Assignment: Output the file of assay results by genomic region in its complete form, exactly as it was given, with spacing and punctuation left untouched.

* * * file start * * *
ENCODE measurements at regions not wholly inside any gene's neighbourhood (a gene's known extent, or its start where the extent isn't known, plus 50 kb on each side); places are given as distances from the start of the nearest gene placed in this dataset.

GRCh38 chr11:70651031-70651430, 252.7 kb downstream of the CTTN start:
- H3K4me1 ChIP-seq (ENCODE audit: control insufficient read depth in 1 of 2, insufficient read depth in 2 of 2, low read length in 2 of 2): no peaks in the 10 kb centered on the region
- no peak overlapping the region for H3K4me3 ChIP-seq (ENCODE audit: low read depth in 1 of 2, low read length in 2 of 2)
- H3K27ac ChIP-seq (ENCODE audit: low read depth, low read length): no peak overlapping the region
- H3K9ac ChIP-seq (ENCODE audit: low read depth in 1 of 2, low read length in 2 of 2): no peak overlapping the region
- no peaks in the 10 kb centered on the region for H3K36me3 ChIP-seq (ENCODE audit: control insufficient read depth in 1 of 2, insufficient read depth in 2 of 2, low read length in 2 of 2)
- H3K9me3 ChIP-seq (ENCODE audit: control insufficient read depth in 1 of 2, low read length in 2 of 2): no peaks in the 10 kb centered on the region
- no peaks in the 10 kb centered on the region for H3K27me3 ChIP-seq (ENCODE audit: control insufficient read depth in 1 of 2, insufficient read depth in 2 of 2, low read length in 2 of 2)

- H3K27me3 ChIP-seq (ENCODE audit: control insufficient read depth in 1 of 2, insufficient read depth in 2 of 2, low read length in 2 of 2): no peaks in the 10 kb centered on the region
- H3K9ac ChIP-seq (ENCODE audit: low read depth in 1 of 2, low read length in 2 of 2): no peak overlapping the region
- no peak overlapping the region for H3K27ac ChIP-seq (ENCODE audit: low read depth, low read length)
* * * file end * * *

ENCODE measurements at regions not wholly inside any gene's neighbourhood (a gene's known extent, or its start where the extent isn't known, plus 50 kb on each side); places are given as distances from the start of the nearest gene placed in this dataset.

GRCh38 chr11:70651031-70651430, 252.7 kb downstream of the CTTN start:
- H3K4me1 ChIP-seq (ENCODE audit: control insufficient read depth in 1 of 2, insufficient read depth in 2 of 2, low read length in 2 of 2): no peaks in the 10 kb centered on the region
- no peak overlapping the region for H3K4me3 ChIP-seq (ENCODE audit: low read depth in 1 of 2, low read length in 2 of 2)
- H3K27ac ChIP-seq (ENCODE audit: low read depth, low read length): no peak overlapping the region
- H3K9ac ChIP-seq (ENCODE audit: low read depth in 1 of 2, low read length in 2 of 2): no peak overlapping the region
- no peaks in the 10 kb centered on the region for H3K36me3 ChIP-seq (ENCODE audit: control insufficient read depth in 1 of 2, insufficient read depth in 2 of 2, low read length in 2 of 2)
- H3K9me3 ChIP-seq (ENCODE audit: control insufficient read depth in 1 of 2, low read length in 2 of 2): no peaks in the 10 kb centered on the region
- no peaks in the 10 kb centered on the region for H3K27me3 ChIP-seq (ENCODE audit: control insufficient read depth in 1 of 2, insufficient read depth in 2 of 2, low read length in 2 of 2)

- H3K27me3 ChIP-seq (ENCODE audit: control insufficient read depth in 1 of 2, insufficient read depth in 2 of 2, low read length in 2 of 2): no peaks in the 10 kb centered on the region
- H3K9ac ChIP-seq (ENCODE audit: low read depth in 1 of 2, low read length in 2 of 2): no peak overlapping the region
- no peak overlapping the region for H3K27ac ChIP-seq (ENCODE audit: low read depth, low read length)